Indoor air quality (IAQ) is directly linked to your health. Poor air quality is linked to a variety of medical issues, including serious heart and lung diseases. Fixing air quality issues to avoid health problems requires you to at least monitor your environment for airborne particles (aka PM 2.5).
What to Consider
To get the right indoor air quality monitor, you need to understand how well it detects airborne threats like volatile organic compounds, toxic particles, and carbon compounds. Two characteristics contribute to this:
IAQ monitors need to be able to detect particulates all the time to be effective. They should reflect the correct levels of contaminants in the air, or as close to the correct levels as possible. For your health and safety, accuracy of the air quality reading is essential. Readings should represent the actual quality of the air in the room, rather than a small portion of the air that’s closest to the monitoring device.
To be accurate, a device must detect the right particles. Air quality is based on many different potential pollutants, but the accuracy will mostly be judged on detection of inhalable particulate matter (PM2.5) in the air, VOC concentrations, relative humidity, and temperature. Some monitors can detect carbon dioxide (CO2) levels, though CO2 is not considered a pollutant, while others also detect carbon monoxide (CO) and radon.
As air pollution levels rise or fall, the smartphone app’s readings should rise or fall by the same amount, or as close as possible. Consistency helps you recognize when there’s something positive or negative affecting the air quality. When a device is consistently displaying higher or lower readings than the actual concentrations of VOCs, carbon dioxide, and other particles associated with health issues, consistency is what differentiates air quality monitoring mobile apps.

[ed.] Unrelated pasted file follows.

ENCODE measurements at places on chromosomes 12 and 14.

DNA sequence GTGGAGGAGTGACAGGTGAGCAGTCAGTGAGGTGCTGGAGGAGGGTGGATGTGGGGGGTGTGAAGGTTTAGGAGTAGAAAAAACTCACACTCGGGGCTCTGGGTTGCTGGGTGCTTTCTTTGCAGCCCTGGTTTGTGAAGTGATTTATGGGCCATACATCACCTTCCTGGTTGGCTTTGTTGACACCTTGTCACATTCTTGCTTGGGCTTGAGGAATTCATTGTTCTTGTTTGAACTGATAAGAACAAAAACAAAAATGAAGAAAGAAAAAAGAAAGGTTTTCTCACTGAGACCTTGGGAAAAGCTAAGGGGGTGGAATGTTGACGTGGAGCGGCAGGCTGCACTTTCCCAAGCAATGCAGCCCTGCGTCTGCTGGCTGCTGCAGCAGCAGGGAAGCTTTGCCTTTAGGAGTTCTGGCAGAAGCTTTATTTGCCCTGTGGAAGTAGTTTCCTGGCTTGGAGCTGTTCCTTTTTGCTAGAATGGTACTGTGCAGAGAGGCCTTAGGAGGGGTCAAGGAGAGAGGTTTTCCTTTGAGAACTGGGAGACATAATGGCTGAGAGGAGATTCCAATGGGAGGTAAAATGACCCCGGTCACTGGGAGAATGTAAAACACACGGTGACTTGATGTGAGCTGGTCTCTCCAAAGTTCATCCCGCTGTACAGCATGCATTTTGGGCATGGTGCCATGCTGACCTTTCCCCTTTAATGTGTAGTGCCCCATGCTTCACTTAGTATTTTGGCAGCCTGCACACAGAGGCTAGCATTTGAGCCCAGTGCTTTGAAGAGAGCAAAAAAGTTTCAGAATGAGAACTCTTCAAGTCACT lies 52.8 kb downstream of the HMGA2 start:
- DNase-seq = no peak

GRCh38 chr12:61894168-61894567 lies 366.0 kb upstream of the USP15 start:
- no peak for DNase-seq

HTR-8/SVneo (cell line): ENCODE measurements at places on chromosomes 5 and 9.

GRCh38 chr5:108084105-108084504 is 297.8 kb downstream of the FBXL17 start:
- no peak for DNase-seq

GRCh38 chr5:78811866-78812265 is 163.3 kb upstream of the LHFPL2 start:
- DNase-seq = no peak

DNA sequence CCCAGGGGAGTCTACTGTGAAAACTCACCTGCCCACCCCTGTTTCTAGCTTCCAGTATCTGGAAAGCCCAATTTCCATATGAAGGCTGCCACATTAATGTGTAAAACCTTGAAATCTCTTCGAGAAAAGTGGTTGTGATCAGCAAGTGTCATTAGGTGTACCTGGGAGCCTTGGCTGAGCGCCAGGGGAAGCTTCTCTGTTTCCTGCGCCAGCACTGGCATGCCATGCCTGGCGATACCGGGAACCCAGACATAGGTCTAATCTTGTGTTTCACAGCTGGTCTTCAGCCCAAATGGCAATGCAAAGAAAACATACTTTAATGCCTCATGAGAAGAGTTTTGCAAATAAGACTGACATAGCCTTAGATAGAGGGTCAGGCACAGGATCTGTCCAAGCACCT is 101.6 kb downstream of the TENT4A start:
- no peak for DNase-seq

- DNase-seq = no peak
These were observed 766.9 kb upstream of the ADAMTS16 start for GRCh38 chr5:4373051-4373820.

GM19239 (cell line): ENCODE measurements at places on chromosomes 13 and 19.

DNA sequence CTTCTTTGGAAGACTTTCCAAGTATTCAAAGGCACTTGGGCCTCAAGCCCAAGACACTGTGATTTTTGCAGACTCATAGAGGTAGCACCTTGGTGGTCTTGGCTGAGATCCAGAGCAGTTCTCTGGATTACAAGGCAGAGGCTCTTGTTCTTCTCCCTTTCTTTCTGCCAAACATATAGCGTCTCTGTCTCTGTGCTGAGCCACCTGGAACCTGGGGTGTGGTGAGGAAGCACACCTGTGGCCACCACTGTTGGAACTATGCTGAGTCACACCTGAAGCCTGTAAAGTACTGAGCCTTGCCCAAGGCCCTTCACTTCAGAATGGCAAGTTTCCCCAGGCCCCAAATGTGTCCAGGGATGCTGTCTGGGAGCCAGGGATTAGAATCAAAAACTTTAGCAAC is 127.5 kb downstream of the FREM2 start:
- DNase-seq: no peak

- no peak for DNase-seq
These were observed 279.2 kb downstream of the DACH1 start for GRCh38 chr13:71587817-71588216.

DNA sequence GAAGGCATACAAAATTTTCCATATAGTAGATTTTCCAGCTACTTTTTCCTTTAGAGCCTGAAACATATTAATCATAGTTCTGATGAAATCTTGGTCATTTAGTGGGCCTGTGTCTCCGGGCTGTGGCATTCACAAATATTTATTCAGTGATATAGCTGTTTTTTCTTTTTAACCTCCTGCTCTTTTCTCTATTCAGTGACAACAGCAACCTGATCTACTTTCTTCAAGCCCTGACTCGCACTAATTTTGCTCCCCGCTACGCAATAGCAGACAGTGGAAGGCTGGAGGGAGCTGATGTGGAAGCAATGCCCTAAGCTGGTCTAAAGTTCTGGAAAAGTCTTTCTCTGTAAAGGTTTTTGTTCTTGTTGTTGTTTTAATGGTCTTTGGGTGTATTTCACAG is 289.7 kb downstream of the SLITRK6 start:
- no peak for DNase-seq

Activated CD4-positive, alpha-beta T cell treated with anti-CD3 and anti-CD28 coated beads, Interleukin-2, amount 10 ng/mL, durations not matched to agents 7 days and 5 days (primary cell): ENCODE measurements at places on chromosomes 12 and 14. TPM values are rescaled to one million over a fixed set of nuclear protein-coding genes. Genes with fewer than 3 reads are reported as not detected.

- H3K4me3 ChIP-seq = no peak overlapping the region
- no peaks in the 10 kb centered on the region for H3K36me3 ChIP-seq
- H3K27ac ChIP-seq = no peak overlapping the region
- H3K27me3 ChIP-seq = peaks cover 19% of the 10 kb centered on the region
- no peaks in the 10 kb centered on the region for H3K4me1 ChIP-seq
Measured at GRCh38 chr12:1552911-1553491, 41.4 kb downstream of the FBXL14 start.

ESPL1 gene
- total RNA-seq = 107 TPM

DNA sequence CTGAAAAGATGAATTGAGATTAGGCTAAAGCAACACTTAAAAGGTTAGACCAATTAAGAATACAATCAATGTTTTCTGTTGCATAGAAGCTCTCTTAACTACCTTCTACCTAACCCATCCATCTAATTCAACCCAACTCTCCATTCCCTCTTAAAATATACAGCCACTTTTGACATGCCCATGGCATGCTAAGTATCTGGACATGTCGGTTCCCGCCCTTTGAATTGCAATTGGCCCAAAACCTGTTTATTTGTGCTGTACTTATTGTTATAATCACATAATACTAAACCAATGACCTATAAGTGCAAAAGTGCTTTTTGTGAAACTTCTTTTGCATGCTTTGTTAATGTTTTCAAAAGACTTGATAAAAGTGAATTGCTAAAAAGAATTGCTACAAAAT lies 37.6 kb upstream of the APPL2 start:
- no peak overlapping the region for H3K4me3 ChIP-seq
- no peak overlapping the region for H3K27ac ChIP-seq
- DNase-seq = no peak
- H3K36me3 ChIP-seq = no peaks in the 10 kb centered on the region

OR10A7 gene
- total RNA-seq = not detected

If the particle concentrations are off by the same amount in one direction every time, this is called a bias. A device with a consistent bias can be trusted more because it will still show you an accurate reflection of how much the air quality is changing, positively or negatively. Inconsistent devices may not give you a complete picture of how much your air quality is changing and may be less accurate at some points than others without your knowledge.
Professional Versus Consumer Options
Scientific instruments that use the latest technology can give pinpoint accuracy for large and small particles, including those below 0.3 microns in size. But, they are prohibitively expensive for home and personal use and are mostly reserved for situations that require near perfect accuracy, such as research.
Personal air quality monitoring instruments like smartphone apps have a more consumer-friendly price point with less accuracy than scientific devices. For personal use in the home, office, or a regular public place, exact accuracy is not always necessary. These instruments are used to detect quality changes that could lead to health issues, and hence ensure your environmental protection.